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I heard my friend, a researcher, say that we can, in theory, explain every event happening in the universe using the Conservation of momentum and energy. He added that we may not be able to do that "now" as we do not have all the variables required to describe the Universe completely.

My question is: 1) Is it possible to explain everything(including emotions of humans) if we are given all the variables, laws of conservation of momentum and energy and a computer that perform calculations at incredible speeds? (Note: the governing equations of system dynamics is not known, only the states and the conserved quantities)

Give a simple example, if the answer is "No".

Give a reference to a valid proof if the answer is "Yes".

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  • $\begingroup$ This is not known. Even in physics where the search for a simplified formulation of all the systems is a long searched "holy goal", there is no scientific conclusive evidence that this can be achieved. Although the fact that momentum-energy conservation seems to withstand test after test certainly seems to support there universality. But still you need more quantities to describe systems than just these two. For biological systems is even worse, not even a rigorous line between alive and inanimate systems can be clearly set without having gray areas. $\endgroup$ – rmhleo Sep 19 '14 at 9:39
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No. Consider the radioactive decay of an atom. The energy and momentum is conserved but the direction of emission is not known. We do know that on average, i.e. if we take many identical atoms and observe their decay, that the direction of emission is isotropic. However, for a single event we just can't seem to predict this direction beforehand! These kinds of quantum processes complicate any simulation, such that we could only ever describe a Universe on average (i.e. we would need to describe many versions of the universe).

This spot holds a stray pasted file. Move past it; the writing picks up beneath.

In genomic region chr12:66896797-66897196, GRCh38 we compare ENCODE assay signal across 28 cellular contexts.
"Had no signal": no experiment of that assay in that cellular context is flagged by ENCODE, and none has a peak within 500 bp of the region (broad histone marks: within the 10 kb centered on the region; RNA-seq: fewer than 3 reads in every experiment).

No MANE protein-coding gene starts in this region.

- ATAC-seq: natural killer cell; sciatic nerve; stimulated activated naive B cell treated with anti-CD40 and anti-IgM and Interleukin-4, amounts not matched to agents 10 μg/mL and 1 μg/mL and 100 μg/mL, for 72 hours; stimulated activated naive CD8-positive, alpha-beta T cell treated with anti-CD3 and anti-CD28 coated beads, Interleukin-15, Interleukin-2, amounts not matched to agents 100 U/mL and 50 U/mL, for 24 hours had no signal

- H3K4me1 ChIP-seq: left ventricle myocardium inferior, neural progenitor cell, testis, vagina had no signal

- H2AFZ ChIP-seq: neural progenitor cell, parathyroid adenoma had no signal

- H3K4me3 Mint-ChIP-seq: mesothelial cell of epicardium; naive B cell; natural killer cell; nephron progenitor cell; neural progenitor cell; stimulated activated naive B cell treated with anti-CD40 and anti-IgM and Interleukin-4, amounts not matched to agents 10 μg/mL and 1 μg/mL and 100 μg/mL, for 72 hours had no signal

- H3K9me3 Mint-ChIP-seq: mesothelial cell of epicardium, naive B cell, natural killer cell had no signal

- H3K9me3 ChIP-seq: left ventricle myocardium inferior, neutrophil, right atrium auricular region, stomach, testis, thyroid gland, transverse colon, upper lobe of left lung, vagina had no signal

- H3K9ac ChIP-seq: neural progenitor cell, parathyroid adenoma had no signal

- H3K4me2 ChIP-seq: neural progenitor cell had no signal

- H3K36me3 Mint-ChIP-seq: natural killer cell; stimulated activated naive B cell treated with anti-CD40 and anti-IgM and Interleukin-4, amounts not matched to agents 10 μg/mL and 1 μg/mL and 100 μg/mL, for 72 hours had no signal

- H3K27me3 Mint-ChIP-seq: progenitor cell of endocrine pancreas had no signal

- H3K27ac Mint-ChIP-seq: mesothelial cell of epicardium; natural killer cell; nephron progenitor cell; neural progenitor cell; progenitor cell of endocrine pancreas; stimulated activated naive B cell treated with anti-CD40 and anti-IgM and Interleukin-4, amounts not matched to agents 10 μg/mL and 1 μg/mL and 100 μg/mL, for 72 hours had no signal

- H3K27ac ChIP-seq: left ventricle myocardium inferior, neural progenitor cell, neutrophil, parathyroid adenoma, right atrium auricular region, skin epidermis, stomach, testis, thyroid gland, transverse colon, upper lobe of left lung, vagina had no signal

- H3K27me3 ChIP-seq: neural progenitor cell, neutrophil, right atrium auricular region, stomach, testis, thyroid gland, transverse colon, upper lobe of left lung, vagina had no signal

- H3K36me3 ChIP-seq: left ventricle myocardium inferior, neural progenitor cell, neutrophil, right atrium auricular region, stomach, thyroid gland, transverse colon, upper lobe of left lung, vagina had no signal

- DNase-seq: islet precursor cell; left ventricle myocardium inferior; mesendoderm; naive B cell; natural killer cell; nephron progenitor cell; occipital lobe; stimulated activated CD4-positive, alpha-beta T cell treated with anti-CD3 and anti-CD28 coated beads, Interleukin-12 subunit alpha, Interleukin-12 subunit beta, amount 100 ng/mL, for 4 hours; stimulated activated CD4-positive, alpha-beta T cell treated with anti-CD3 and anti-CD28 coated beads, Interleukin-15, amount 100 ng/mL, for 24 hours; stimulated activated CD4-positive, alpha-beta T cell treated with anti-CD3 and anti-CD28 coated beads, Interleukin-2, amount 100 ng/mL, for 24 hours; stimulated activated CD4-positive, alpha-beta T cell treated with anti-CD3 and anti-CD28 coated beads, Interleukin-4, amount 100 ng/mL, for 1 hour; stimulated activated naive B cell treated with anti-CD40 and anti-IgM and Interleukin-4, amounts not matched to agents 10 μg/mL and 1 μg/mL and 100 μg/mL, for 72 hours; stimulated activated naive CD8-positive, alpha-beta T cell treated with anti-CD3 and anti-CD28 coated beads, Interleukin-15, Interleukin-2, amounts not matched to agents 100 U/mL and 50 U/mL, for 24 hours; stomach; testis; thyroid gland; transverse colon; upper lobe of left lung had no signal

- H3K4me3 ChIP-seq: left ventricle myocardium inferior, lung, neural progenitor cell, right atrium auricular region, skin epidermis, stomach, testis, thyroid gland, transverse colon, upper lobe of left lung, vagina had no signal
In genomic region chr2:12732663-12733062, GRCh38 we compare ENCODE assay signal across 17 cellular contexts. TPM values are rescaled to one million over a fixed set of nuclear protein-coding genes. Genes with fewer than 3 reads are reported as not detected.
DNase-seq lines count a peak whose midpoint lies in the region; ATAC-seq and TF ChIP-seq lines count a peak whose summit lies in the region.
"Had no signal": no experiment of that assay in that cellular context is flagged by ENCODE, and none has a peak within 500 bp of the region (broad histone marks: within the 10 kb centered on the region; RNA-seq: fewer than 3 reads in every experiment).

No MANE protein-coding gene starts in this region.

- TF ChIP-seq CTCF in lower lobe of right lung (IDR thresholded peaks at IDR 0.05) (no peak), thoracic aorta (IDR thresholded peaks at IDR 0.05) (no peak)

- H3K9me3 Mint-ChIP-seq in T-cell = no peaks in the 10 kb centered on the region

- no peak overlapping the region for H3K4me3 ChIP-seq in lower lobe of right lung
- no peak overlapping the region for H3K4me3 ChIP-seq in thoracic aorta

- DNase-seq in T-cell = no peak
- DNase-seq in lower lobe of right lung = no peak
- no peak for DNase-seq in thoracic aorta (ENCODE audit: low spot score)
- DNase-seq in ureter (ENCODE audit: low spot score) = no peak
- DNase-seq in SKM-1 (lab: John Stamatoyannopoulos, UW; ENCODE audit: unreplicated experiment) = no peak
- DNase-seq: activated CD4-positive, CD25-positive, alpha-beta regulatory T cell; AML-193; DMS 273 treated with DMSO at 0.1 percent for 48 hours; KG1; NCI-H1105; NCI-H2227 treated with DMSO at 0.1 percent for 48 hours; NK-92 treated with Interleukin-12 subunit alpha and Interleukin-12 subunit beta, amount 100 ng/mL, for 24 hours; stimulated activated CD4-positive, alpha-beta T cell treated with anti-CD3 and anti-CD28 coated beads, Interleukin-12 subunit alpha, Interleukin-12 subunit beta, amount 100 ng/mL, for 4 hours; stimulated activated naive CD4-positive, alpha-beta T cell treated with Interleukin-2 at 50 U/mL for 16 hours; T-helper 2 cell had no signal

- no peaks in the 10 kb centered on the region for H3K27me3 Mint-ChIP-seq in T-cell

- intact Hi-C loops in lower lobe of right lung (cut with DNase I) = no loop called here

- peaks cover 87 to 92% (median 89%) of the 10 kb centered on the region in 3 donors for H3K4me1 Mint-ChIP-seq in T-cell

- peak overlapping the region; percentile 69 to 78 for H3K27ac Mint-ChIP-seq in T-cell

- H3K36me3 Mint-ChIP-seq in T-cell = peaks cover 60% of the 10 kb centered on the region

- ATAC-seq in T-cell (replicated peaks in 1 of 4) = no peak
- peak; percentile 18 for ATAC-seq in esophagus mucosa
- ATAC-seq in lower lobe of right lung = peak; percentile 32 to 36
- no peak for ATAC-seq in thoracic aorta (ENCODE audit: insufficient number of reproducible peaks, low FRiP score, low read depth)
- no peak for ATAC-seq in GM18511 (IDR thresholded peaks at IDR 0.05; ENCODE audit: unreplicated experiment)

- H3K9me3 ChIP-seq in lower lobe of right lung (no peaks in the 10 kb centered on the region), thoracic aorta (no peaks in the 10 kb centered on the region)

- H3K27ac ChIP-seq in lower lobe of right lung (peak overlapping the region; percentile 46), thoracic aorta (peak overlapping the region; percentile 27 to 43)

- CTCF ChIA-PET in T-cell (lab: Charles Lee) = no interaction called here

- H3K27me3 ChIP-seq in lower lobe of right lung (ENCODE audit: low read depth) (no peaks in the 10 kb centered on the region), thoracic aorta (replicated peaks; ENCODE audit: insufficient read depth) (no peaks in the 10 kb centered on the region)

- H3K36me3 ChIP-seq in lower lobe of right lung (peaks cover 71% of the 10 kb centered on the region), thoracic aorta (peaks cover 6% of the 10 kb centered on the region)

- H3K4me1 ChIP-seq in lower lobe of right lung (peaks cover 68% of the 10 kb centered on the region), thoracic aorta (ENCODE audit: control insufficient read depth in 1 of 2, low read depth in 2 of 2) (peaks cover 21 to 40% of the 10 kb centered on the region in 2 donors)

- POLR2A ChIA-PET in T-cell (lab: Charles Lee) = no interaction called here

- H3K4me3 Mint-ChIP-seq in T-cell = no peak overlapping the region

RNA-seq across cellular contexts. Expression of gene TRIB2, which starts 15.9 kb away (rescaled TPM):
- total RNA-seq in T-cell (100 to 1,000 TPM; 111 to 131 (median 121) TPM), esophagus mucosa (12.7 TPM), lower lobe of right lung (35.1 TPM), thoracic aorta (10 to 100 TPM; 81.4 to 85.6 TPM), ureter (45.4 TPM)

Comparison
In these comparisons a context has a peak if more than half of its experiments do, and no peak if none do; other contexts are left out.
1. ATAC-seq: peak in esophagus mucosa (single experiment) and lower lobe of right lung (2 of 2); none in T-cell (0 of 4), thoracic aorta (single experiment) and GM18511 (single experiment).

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  • $\begingroup$ Does this mean we need some other quantities(other than Energy& momentum) to find the direction of emission or, going to another level, the process of radioactive decay is not deterministic with respect to the direction of emission? $\endgroup$ – Sathish Sep 19 '14 at 10:56
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    $\begingroup$ Current consensus says that the theory does not allow the prediction of these individual events. It is better to take the view that we simply do not know how to describe individual processes,except on average. In principle, you could try to construct a hidden variable theory, i.e. add possible things we do not know or observe to the theory, however, these theories become increasingly complicated (e.g. non-local, contextual, etc.). Pragmatic physicists tend to say our description is probabilistic, without thinking about how nature "is". Only time will tell if we can bypass this description. $\endgroup$ – Jasper Sep 20 '14 at 12:50
  • $\begingroup$ Also as mentioned above there are many more conserved quantities than energy and momentum. Most conserved quantities are related to symmetries. Examples: time translation: energy conservation; space translation: momentum conservation; rotation: angular momentum conservation; gauge invariance of EM-field: charge conservation; etc. Knowing all symmetries and all measurable initial conditions is apparently not enough to describe individual events. $\endgroup$ – Jasper Sep 20 '14 at 13:09
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No. There are more conservation laws: conservation of angular momentum, electric charge, color charge, weak isospin.

Without the charge conservation you cannot explain why electrons do not decay into neutrinos.

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I don't think energy conservation and momentum conservation can explain charge conservation in particle physics.

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